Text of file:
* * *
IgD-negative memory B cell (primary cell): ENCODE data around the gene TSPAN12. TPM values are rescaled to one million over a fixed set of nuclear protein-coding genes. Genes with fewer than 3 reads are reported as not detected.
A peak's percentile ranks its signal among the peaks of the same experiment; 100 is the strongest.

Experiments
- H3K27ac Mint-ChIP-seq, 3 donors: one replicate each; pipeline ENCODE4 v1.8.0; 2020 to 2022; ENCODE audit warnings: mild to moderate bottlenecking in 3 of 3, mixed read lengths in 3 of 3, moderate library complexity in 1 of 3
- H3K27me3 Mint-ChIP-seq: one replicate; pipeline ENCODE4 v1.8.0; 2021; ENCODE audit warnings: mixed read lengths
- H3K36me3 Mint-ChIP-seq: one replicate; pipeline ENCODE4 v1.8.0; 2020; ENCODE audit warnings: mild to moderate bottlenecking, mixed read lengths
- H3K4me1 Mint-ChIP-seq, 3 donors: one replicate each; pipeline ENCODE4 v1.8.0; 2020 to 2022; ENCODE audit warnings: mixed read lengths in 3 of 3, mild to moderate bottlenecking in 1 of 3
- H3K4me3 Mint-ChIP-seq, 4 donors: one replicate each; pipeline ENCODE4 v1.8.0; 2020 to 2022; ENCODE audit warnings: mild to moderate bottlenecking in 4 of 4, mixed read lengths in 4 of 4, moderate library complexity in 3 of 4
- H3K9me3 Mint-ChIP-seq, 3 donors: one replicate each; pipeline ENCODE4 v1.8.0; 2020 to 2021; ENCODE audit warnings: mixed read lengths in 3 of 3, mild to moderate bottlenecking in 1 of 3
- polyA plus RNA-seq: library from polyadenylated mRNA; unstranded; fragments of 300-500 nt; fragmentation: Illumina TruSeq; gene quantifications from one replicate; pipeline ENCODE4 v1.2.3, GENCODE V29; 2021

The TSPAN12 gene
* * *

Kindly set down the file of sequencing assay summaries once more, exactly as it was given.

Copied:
IgD-negative memory B cell (primary cell): ENCODE data around the gene TSPAN12. TPM values are rescaled to one million over a fixed set of nuclear protein-coding genes. Genes with fewer than 3 reads are reported as not detected.
A peak's percentile ranks its signal among the peaks of the same experiment; 100 is the strongest.

Experiments
- H3K27ac Mint-ChIP-seq, 3 donors: one replicate each; pipeline ENCODE4 v1.8.0; 2020 to 2022; ENCODE audit warnings: mild to moderate bottlenecking in 3 of 3, mixed read lengths in 3 of 3, moderate library complexity in 1 of 3
- H3K27me3 Mint-ChIP-seq: one replicate; pipeline ENCODE4 v1.8.0; 2021; ENCODE audit warnings: mixed read lengths
- H3K36me3 Mint-ChIP-seq: one replicate; pipeline ENCODE4 v1.8.0; 2020; ENCODE audit warnings: mild to moderate bottlenecking, mixed read lengths
- H3K4me1 Mint-ChIP-seq, 3 donors: one replicate each; pipeline ENCODE4 v1.8.0; 2020 to 2022; ENCODE audit warnings: mixed read lengths in 3 of 3, mild to moderate bottlenecking in 1 of 3
- H3K4me3 Mint-ChIP-seq, 4 donors: one replicate each; pipeline ENCODE4 v1.8.0; 2020 to 2022; ENCODE audit warnings: mild to moderate bottlenecking in 4 of 4, mixed read lengths in 4 of 4, moderate library complexity in 3 of 4
- H3K9me3 Mint-ChIP-seq, 3 donors: one replicate each; pipeline ENCODE4 v1.8.0; 2020 to 2021; ENCODE audit warnings: mixed read lengths in 3 of 3, mild to moderate bottlenecking in 1 of 3
- polyA plus RNA-seq: library from polyadenylated mRNA; unstranded; fragments of 300-500 nt; fragmentation: Illumina TruSeq; gene quantifications from one replicate; pipeline ENCODE4 v1.2.3, GENCODE V29; 2021

The TSPAN12 gene